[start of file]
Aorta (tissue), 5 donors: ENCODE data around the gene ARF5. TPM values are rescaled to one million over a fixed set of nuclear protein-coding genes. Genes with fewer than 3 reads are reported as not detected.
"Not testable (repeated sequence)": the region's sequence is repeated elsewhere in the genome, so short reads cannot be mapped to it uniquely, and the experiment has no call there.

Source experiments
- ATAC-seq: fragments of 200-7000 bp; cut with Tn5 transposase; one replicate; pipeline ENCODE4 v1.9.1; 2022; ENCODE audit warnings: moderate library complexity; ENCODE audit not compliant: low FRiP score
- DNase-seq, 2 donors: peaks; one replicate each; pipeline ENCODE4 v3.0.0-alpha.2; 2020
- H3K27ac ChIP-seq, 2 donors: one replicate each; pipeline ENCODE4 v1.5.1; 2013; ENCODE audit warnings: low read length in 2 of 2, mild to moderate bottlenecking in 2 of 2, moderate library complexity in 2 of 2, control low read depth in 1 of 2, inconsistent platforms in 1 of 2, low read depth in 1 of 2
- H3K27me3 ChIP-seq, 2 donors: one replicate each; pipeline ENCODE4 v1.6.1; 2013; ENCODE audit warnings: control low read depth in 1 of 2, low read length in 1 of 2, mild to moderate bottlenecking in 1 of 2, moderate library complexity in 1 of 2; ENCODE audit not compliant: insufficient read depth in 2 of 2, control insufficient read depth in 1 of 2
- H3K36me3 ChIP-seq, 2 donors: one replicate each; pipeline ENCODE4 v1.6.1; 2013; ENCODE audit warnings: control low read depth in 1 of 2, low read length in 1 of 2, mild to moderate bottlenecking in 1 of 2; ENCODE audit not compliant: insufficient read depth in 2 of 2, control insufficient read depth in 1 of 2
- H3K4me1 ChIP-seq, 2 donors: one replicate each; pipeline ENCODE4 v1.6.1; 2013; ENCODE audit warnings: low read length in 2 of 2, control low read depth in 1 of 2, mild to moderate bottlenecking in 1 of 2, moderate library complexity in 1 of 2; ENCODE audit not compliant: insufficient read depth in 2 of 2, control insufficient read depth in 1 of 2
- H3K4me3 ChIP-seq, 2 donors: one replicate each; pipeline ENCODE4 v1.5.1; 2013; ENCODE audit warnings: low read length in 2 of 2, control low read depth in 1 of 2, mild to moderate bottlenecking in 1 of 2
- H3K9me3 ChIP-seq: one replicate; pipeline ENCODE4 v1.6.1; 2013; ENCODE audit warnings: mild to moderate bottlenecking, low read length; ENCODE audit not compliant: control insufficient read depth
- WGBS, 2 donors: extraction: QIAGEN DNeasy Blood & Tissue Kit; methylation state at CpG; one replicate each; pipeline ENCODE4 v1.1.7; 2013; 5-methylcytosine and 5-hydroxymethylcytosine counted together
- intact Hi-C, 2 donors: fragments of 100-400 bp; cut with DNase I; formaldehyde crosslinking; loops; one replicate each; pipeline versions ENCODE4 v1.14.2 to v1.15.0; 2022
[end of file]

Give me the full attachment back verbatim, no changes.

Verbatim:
Aorta (tissue), 5 donors: ENCODE data around the gene ARF5. TPM values are rescaled to one million over a fixed set of nuclear protein-coding genes. Genes with fewer than 3 reads are reported as not detected.
"Not testable (repeated sequence)": the region's sequence is repeated elsewhere in the genome, so short reads cannot be mapped to it uniquely, and the experiment has no call there.

Source experiments
- ATAC-seq: fragments of 200-7000 bp; cut with Tn5 transposase; one replicate; pipeline ENCODE4 v1.9.1; 2022; ENCODE audit warnings: moderate library complexity; ENCODE audit not compliant: low FRiP score
- DNase-seq, 2 donors: peaks; one replicate each; pipeline ENCODE4 v3.0.0-alpha.2; 2020
- H3K27ac ChIP-seq, 2 donors: one replicate each; pipeline ENCODE4 v1.5.1; 2013; ENCODE audit warnings: low read length in 2 of 2, mild to moderate bottlenecking in 2 of 2, moderate library complexity in 2 of 2, control low read depth in 1 of 2, inconsistent platforms in 1 of 2, low read depth in 1 of 2
- H3K27me3 ChIP-seq, 2 donors: one replicate each; pipeline ENCODE4 v1.6.1; 2013; ENCODE audit warnings: control low read depth in 1 of 2, low read length in 1 of 2, mild to moderate bottlenecking in 1 of 2, moderate library complexity in 1 of 2; ENCODE audit not compliant: insufficient read depth in 2 of 2, control insufficient read depth in 1 of 2
- H3K36me3 ChIP-seq, 2 donors: one replicate each; pipeline ENCODE4 v1.6.1; 2013; ENCODE audit warnings: control low read depth in 1 of 2, low read length in 1 of 2, mild to moderate bottlenecking in 1 of 2; ENCODE audit not compliant: insufficient read depth in 2 of 2, control insufficient read depth in 1 of 2
- H3K4me1 ChIP-seq, 2 donors: one replicate each; pipeline ENCODE4 v1.6.1; 2013; ENCODE audit warnings: low read length in 2 of 2, control low read depth in 1 of 2, mild to moderate bottlenecking in 1 of 2, moderate library complexity in 1 of 2; ENCODE audit not compliant: insufficient read depth in 2 of 2, control insufficient read depth in 1 of 2
- H3K4me3 ChIP-seq, 2 donors: one replicate each; pipeline ENCODE4 v1.5.1; 2013; ENCODE audit warnings: low read length in 2 of 2, control low read depth in 1 of 2, mild to moderate bottlenecking in 1 of 2
- H3K9me3 ChIP-seq: one replicate; pipeline ENCODE4 v1.6.1; 2013; ENCODE audit warnings: mild to moderate bottlenecking, low read length; ENCODE audit not compliant: control insufficient read depth
- WGBS, 2 donors: extraction: QIAGEN DNeasy Blood & Tissue Kit; methylation state at CpG; one replicate each; pipeline ENCODE4 v1.1.7; 2013; 5-methylcytosine and 5-hydroxymethylcytosine counted together
- intact Hi-C, 2 donors: fragments of 100-400 bp; cut with DNase I; formaldehyde crosslinking; loops; one replicate each; pipeline versions ENCODE4 v1.14.2 to v1.15.0; 2022